What is the open access movement?
Open access is online access to scholarly research that’s free of any charge to libraries or to end-users, and also free of most copyright and licensing restrictions. In other words, it’s scholarly research that is openly available on the Internet. Open access primarily relates to the scholarly research journal literature–works that have no royalties and that authors freely give away for publication without any expectation of monetary reward.
The open access movement is international in scope, and includes faculty and other researchers, librarians, IT specialists, and publishers. There has been especially strong interest from faculty in scientific fields, but open access applies to all disciplines. The movement has gained great impetus in recent years through proclamations on open access, endorsements from major research funding agencies, the advent of new major open access publishers, and through the growth of author self-archiving and author control of copyright.
Are there different forms of open access?
Open access journals and author self-archiving are the two fundamental strategies of the open access movement. Open access journals make their full content available on the Internet without access restrictions. They cover publication costs through various business models, but what they have in common is that they generate revenue and other support prior to the process of publication. Open access journals are generally peer-reviewed and they are, by definition, published online in digital form, though in some instances they may also produce print versions. Author self-archiving involves an author making his or her work openly accessible on the Internet. That could be on a personal website, but a preferable way is in a digital repository maintained by a university or in a subject repository for a discipline. I should point out that author self-archiving is fully in harmony both with copyright and with the peer review process. It involves the author retaining the right to make an article openly accessible. Authors clearly have that right for their preprints (the version that is first submitted to a journal) – but they also can retain that right for post-prints (the version that has undergone peer review and editing).
Do journals generally allow authors to archive their work in that way?
A very large percentage of both commercial and non-profit journals do allow authors to make post-prints of their works openly accessible in institutional or disciplinary archives. There tend to be more restrictions on the final published versions (usually the final pdf file), but many publishers allow that as well. An interesting site that keeps track of that is SHERPA in the United Kingdom.
Why is open access important for higher education?
Open access is one strategy – and actually the most successful strategy so far – for addressing dysfunctions in the system of scholarly communication. That system is in serious trouble. High rates of price increase for scholarly journals (particularly in scientific fields), stagnant library budgets, journal cancellations, declining library monograph acquisitions, university presses in serious economic trouble, and increasing corporate control of journal publishing by a small number of international conglomerates that have grown in size through repeated mergers and acquisitions – those are all symptoms of the problem. Scholars have lost control of a system that was meant to serve their needs; more importantly, they are also losing access to research. Open access has extraordinary potential for overcoming the fundamental problem of access to scholarship. It is a means of reasserting control by the academy over the scholarship that it produces and of making that scholarship openly available to everyone – at anytime and from virtually any place on the globe.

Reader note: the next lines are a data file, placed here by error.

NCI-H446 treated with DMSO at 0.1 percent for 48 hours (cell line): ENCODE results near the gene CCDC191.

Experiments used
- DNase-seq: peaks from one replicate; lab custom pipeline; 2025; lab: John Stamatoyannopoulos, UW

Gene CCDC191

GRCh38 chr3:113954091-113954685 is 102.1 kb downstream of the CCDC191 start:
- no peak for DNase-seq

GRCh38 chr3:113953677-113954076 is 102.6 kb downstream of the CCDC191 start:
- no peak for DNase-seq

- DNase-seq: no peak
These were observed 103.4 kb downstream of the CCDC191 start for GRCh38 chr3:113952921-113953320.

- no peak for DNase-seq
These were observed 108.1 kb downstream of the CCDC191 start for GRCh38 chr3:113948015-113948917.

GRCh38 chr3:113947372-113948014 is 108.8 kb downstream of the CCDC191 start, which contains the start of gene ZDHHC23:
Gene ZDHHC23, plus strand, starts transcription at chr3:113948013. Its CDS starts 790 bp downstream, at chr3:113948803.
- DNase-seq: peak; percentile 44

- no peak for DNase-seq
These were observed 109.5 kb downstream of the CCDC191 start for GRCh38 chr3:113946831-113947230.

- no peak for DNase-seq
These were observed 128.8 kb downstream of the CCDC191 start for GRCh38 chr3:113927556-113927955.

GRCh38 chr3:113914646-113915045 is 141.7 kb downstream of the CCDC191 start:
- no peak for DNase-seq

Why does open access matter to liberal arts colleges in particular?
It is especially important for liberal arts colleges because of the access issue. Liberal arts college libraries have smaller budgets, compared to the research universities. While even the major research libraries cannot afford all of the journals that they need, the lack of access is an even bigger problem in the liberal arts college realm. Faculty at many liberal arts colleges are expected to be active researchers and independent study is also a hallmark of a liberal arts college undergraduate education. So the lack of access to journal literature can be even more problematic in the liberal arts college framework than it is for the research universities.
Are there other benefits to open access?
There are many benefits, but the main one that I would point out relates to the growing body of research that demonstrates how open access increases research impact. A number of studies have shown that articles that are made openly accessible have a research impact that is several times larger than that of articles that are not openly accessible. Authors will get larger readership and more citations to their work if they make it openly accessible.
And what about disadvantages?
Well, one of the main objections to open access journals relates to the fact that most of them are new and don’t have the prestige factor of older established journals. So, younger faculty who are working for tenure may not want to publish in open access journals, particularly if they can publish in traditional subscription journals that are high in prestige and impact. That’s not as much of a concern for tenured faculty, though, and some open access journals are becoming especially successful and prestigious. Titles published by the Public Library of Science are a great example of that. Prestige and tenure considerations don’t come into play for self-archiving. All authors can exert control over copyright and can make their work openly accessible in a repository, and that will definitely benefit both themselves and the research process generally.
What about the business viability of open access journals?